in the highest,
and on earth peace
to men on whom
his favor rests.
Luke 2:14 (NIV)
We may pause amid this season’s bustle and reflect on familiar words–yet a bit unfamiliar in recent versions which bring out the Christmas message. Peace is rooted in God’s favor, in his grace. Peace comes through God’s act of sending the Christ for the purpose of bringing salvation to many. Peace dwells in the household of faith. For all this we with the angels may truly utter praise, “Glory to God . . .”
The clear note of the gospel is muffled by the phrase “‘men of goodwill’ [which] ought to disappear entirely from Bible translations and Christmas meditations!” (NIDNT). And we ought not to muffle the message. For multitudes, there is no peace, only dread. Many long to hear tidings of comfort and joy, and to partake of that peace that passes understanding, singing with the redeemed, “peace on earth and mercy mild, God and sinners reconciled!”
The Faithful (O Come, All Ye . . .) will declare these tidings to their neighbor. God’s gift of peace is intimately joined with obedience to all that our Lord Jesus Christ commands (Isaiah 48:18), including his call to us to be his witnesses. At Christmas, opportunities abound for sharing with those in darkness tidings of the Prince of Peace.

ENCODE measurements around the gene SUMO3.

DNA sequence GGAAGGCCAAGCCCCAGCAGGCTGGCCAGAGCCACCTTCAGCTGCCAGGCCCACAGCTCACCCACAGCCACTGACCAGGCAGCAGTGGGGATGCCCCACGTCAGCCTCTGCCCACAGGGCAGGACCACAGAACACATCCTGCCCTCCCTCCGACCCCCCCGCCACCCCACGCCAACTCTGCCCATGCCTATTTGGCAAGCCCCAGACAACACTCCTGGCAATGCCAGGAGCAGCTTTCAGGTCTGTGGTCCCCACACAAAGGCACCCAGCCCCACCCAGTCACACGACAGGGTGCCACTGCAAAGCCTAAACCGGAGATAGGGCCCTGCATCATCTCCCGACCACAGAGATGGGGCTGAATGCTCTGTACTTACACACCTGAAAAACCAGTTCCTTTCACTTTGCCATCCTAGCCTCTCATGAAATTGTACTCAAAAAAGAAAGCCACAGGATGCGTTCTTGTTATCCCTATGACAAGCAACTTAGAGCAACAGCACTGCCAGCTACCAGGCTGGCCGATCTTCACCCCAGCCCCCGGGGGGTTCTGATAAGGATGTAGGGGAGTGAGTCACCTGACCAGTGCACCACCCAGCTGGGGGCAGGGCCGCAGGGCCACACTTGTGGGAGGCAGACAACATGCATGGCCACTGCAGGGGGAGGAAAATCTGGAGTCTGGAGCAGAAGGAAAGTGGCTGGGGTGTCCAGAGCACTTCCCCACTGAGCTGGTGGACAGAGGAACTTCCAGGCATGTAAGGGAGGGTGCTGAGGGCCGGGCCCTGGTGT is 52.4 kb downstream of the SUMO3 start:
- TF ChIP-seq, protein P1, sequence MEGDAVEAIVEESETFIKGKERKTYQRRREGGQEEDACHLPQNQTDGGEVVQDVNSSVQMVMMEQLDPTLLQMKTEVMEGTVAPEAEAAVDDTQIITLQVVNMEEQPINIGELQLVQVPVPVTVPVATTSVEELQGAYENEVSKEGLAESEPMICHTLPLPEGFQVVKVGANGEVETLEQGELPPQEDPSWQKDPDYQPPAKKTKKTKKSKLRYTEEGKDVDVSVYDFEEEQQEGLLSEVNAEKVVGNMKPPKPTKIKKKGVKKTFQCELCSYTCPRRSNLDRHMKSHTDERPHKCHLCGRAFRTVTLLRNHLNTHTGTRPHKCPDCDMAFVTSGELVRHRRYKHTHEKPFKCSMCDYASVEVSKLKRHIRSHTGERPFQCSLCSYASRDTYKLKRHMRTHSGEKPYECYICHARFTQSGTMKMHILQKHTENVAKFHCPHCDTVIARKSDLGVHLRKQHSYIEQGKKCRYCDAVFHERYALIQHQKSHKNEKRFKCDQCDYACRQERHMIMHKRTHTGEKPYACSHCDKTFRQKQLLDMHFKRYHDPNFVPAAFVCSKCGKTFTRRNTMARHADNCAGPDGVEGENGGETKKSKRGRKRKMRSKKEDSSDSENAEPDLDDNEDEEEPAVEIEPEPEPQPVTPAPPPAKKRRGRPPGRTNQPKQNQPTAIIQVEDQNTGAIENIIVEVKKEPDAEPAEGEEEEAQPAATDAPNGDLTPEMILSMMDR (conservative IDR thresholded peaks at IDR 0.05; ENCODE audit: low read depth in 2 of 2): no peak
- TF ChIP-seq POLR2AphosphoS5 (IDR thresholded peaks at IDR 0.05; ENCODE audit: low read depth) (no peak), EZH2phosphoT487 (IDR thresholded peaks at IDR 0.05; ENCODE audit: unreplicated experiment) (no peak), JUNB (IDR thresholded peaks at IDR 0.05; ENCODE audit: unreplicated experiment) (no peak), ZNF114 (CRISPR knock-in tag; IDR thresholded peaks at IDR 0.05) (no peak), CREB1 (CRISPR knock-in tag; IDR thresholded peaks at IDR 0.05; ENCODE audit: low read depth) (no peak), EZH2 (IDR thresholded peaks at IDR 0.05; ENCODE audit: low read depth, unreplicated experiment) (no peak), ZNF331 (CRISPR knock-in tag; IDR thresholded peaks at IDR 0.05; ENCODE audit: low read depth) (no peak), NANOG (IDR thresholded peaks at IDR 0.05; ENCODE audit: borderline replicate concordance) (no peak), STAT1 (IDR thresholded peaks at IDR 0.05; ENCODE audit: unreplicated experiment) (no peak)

For those in darkness, George Fox was clear about the first step to peace:
I directed them to the Divine Light of Christ . . . by which Light they might see their sin and also their Saviour Christ Jesus to save them from their sins. This I told them was their first step to peace . . .
We, too, must be clear about this. Where “the whole world is in the power of the evil one” (1 John 5:19), and where peddlers abound selling panaceas for peace, we must declare:
Peace is not bought but brought;
not gotten but given;
not “hyped” but hidden.
And for them that have faith,
faith in the only Son begotten of
the promise is fulfilled–
“May grace and peace be multiplied to you” (1 Peter 1:2), and through you this Christmas.
–First published in Quaker Life, December, 1985. Here is one way to share the Christmas story with others.